Come on… can anybody other than a newspaper editorial board or a stadium-struck state senator really take Sonics owner Clay Bennett seriously? Yesterday Bennett unveiled sketches of a proposed $500 million Renton arena, but….
Bennett said team owners won’t pay for any cost overruns [… and] he did not say how much owners would contribute…
So let me get this straight. The Sonics want a $500 million arena of their own design, financed by $300 million in state money, plus $100 million or so in land and cash from the city of Renton. Renton would own the arena, and be responsible for major maintenance and repairs, but the Sonics would keep all revenues from all events, and not be responsible for a penny of construction cost overruns. Of the remaining $100 million not covered by taxpayers, that would mostly be offset by naming rights, seat licenses and other such deals, bringing Bennett and his partners’ total contribution to… just about nil.
And Bennett calls a public vote on the proposal “problematic”…? No shit, Sherlock.
Given the political reality (you know… that state Sen. Margarita Prentice of Renton only has one vote,) you’d think Bennett might have tried to sweeten the pot instead of announcing that taxpayers would be stuck with the inevitable cost overruns. But then, I’ve never believed that Bennett ever seriously wanted to keep the Sonics in the Seattle area, but rather has always intended to move the team back home to Oklahoma City, where he will be welcomed as a conquering hero. In that admittedly cynical scenario the arena proposal must be just believable enough to keep gullible fans (and editors) in their seats until the Key Arena lease runs out in 2010, but outrageous enough to make the deal politically DOA.
That Bennett now says he might accept a public vote on his proposal fits in quite nicely with that strategy, dragging the process out even further while virtually assuring that such a grandiose act of corporate welfare is rejected at the polls.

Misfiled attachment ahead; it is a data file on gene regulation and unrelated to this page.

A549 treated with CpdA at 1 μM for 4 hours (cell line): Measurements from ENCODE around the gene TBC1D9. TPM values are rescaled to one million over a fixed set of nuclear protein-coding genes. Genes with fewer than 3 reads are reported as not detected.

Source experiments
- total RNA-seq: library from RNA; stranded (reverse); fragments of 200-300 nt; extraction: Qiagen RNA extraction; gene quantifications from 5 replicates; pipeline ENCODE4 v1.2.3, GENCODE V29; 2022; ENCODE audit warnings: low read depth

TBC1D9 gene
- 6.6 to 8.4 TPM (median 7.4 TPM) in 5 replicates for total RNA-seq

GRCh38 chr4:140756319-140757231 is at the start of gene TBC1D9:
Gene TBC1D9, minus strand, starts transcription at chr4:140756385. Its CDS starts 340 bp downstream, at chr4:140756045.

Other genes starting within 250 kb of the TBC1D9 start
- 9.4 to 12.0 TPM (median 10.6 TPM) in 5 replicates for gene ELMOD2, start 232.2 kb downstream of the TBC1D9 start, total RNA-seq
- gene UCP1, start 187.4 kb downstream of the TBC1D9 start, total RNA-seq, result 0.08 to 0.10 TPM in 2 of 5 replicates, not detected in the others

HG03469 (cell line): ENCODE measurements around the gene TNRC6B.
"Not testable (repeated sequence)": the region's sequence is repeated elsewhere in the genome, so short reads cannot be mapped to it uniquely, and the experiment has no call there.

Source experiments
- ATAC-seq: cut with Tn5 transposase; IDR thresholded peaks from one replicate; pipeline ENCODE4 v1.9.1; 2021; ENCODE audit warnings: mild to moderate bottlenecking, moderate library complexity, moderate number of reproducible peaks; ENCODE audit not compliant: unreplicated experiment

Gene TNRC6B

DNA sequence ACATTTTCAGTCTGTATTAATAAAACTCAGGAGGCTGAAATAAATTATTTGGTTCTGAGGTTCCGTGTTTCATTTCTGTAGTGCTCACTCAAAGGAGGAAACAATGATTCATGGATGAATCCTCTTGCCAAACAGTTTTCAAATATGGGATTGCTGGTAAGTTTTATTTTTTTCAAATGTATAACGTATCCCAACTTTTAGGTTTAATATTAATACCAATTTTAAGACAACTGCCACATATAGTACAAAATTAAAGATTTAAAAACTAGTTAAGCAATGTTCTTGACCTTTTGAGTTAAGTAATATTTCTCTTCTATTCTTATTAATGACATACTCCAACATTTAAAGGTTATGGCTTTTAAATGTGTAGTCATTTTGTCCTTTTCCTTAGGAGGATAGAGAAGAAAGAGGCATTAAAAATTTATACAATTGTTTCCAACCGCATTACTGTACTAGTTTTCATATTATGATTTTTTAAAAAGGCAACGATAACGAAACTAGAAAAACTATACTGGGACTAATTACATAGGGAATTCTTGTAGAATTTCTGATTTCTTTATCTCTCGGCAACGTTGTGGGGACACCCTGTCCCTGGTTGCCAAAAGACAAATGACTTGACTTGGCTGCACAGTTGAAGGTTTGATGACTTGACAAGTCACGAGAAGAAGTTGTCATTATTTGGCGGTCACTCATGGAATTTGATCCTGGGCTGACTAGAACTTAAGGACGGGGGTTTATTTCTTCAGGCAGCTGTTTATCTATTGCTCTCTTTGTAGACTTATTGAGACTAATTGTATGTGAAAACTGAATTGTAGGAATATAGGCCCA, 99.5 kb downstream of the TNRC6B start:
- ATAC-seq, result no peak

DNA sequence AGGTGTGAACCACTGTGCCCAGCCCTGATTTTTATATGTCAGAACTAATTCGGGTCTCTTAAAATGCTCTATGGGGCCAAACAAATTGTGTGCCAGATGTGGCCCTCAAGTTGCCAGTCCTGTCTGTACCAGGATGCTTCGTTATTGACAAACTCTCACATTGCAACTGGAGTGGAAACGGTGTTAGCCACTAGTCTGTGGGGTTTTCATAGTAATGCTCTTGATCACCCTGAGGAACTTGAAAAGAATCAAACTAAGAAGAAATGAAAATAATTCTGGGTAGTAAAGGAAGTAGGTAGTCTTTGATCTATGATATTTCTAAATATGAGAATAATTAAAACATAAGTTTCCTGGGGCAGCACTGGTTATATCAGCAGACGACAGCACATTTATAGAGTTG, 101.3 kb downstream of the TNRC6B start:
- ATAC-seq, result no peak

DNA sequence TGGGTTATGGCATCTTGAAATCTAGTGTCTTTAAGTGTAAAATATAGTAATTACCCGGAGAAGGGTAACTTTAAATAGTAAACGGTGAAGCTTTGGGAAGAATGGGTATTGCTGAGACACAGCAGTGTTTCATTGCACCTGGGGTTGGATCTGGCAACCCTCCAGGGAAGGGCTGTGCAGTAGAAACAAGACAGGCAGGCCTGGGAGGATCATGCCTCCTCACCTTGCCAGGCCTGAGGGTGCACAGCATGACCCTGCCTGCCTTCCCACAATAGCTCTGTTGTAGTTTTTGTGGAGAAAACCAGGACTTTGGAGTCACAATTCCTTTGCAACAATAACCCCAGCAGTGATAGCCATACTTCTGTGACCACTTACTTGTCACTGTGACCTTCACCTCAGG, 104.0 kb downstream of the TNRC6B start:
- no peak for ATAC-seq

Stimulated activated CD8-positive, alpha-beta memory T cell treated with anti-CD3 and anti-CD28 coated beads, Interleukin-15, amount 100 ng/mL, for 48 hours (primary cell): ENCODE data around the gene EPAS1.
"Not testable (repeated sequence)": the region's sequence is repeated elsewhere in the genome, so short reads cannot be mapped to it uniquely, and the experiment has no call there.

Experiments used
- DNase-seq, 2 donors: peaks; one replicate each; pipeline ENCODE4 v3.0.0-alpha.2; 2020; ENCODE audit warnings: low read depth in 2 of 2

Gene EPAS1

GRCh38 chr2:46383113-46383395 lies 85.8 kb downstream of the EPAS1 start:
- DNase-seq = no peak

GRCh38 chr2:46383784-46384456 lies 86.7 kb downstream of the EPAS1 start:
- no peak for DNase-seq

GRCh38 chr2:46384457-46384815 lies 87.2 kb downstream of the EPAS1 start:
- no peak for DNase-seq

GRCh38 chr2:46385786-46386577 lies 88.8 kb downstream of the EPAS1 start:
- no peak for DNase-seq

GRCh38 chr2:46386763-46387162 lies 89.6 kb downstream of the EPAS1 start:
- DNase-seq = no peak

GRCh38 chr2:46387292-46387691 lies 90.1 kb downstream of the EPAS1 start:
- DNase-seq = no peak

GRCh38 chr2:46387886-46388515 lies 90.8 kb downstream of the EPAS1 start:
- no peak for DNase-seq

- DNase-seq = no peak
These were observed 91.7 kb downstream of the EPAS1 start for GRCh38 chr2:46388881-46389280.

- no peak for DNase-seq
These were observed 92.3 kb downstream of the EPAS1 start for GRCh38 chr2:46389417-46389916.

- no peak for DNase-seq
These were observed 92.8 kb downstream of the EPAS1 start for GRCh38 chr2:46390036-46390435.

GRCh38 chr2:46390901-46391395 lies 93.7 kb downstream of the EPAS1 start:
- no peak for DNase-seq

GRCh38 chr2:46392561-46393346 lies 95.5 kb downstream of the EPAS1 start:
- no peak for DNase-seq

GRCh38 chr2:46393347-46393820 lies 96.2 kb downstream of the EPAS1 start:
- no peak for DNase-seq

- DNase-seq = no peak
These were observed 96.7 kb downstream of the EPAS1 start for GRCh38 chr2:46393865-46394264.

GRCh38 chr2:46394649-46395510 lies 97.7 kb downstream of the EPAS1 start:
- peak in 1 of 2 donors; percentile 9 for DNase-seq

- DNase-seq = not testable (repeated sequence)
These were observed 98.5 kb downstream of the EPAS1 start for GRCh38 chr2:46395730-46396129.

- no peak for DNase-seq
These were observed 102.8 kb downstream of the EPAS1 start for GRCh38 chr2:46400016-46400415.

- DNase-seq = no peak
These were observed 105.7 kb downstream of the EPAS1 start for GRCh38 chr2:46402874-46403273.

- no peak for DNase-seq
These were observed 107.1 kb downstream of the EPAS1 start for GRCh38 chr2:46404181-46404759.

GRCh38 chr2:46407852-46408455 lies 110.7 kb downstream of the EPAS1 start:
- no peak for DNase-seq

So enjoy the Seattle Sonics while you can. That is, if you can enjoy a team that can’t be bothered to put a quality product on the court, even while supposedly in the midst of fight to gain public support for a new, taxpayer-funded arena.
After a similar Sonics “announcement” a couple weeks back, I compared the contrasting coverage in the Times and P-I, much to the irritation of Times reporter David Postman, who accused me of being a wrong-headed, fatuous drunk.
I like Postman, and think he’s a great reporter. But he’s more than a little bit sensitive, and he took my critique as a personal attack on the Times and his colleagues. No doubt I preferred the editorial slant of the P-I’s coverage (I often do,) but whether Postman accepts my explanation or not, my main goal was to point out that different papers covering the same event often impress in readers dramatically different perceptions of the key issues at hand.
So considering our previous media criticism brouhaha, it is only fair to compare and contrast the Times and P-I in their coverage of yesterday’s Sonics “news.”
| Seattle Times:|| Seattle P-I:|
Readers of the P-I were presented with a lede that pretty much tells the story Bennett wanted to tell: a politically conciliatory Bennett released architectural drawings that enable the public and lawmakers to envision the new, proposed arena. In fact, the P-I article never even mentions anything about cost overruns or owners contributions.
The Times lede is quite a bit more nuanced… and appropriately cynical. It too starts with the visual — the sketches of the new arena — but quickly dives into the political deep-end of the story: the team won’t pay for cost overruns or commit to a contribution, and legislators remain skeptical. While the P-I says the public “can now picture” the new arena, the Times ephasizes that “Bennett offered few new details.” And though the P-I leads with a propitiative Bennett quote, the Times merely describes the Sonics owner as having “softened his stance.”
My only formal journalism training occurred way back in high school, but I’m pretty sure the admonition to put the most important information near the top, hasn’t changed much these past twenty-five years. (A rule, by the way, which I often break.) Many readers never get past the first few paragraphs, so when it comes to the release of the architectural sketches, those who picked up the P-I this morning will simply learn what happened, while those who picked up the Times will learn what it all means. Score one for the Times.
As I’ve said before: one hearing, two newspapers, two ledes.
And all the more reason to keep this a two newspaper town.